This was probably the most impressive game that Welsh has played as a Bruin, and he was a huge key in the second half, particularly down the stretch. With the game knotted up at 74 with a little over a minute to go, Tony Parker missed a point blank layup. Despite not having great position, Welsh skyed over everyone for the offensive board, using his body to get space without fouling, and then immediately kicked the ball out to Aaron Holiday, who buried the three. That play was indicative of the kind of game Welsh had -- he had several really contested rebounds like that, and showed more overall toughness, on defense and on the glass, than he's shown this year.
Just eye-balling the plus/minus, the best lineup UCLA had in this game was the one that included Holiday, Ali, Bolden, and Welsh, and we don't think that's an accident. Pretty clearly, those are the best defensive players at their respective positions. Bolden had a very good game, providing additional length on the interior to prevent easy layups while also showing again that he's a very accomplished passer.
UCLA has some tough rotation choices to make going forward. Bolden has been playing at a higher level over the last month than at the beginning of the season, and he's one of the better athletes on the team, and is much more of a true four than either Parker or Welsh. On the other hand, if Bolden does, say, crack the starting lineup, the obvious choice to push to the bench would be Parker, and we can't imagine a situation where that demotion wouldn't push Parker completely into the tank for the rest of the season. It's a predicament, but finding more consistent minutes for Bolden would appear to be a priority.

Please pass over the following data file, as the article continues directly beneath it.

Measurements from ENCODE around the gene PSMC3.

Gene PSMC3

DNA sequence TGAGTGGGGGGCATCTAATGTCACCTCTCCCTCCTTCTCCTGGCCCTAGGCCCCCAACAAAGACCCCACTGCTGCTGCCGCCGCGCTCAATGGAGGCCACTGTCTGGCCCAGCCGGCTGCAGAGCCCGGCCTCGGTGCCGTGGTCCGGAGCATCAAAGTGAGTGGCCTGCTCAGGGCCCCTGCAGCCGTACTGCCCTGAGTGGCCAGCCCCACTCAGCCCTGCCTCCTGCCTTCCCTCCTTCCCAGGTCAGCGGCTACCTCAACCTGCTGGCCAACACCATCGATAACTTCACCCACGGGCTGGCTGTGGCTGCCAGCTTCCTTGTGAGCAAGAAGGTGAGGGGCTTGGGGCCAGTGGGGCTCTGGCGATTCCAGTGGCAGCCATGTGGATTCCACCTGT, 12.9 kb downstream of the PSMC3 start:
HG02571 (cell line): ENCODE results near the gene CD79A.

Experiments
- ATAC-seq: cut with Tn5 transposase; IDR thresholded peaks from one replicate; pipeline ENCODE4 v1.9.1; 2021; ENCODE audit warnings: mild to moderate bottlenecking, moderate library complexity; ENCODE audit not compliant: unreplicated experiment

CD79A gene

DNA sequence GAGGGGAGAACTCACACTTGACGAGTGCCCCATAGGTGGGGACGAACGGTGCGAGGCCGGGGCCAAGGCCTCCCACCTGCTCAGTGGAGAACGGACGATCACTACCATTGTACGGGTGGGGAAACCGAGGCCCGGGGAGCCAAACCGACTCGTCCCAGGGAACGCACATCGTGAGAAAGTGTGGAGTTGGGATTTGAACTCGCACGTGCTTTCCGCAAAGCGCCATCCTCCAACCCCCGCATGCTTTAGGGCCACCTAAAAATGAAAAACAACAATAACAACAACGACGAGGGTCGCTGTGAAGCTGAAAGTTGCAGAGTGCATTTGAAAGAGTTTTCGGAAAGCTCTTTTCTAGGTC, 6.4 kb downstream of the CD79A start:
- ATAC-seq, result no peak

Parker, for his part, was focused and energized for the beginning of the first half, but foul trouble more or less did away with that. He scored six of his nine total points in the first six minutes and looked good doing it. After he got his first foul, though, he didn't look the same and had very little involvement in the game the rest of the way. His free throws are a real liability at this point too -- he missed two front ends in the first half, and over the last nine games he's shooting under 40% from the free throw line.
If Holiday's shot was the go-ahead bucket with a little over a minute to go in the game, Alford's three, which came with 24 seconds left, was the dagger. It was a really well-designed play, with UCLA bleeding off the vast majority of the clock before Alford curled to about the same point on the floor as his game-winner against Arizona for another big three to put the Bruins up 80-74. After the last two games, it's probably fair to say that Alford is out of his shooting slump, as he's shooting 55% over the last two games. His defense was once again a liability, and he was a big part of the reason why Kodi Justice didn't miss a shot until the final minute of the game when he was heaving up desperation shots, but he's also made big shots in key moments this season. The question with him is always going to be whether his value on the offensive end negates his issues on the defensive end, and game by game, the answer can change.
So, UCLA completed the sweep with two altogether pretty impressive performances at home. Both wins were marked by generally good effort, and we had a worry that UCLA would revert to sleepwalking against ASU, since the Sun Devils didn't have any real name value coming into the game. The Bruins didn't succumb to that sort of lackadaisical play, and that's a credit to them, and hopefully a sign of some growth. At this point, though, we're in full wait-and-see mode until we can see sustained effort for more than just a couple of home games in a row. If the Bruins can bring this same effort against USC on Wednesday, and then take it on the road against the Oregon schools the following weekend, then we'll probably be ready to start talking about the mental growth of this team again.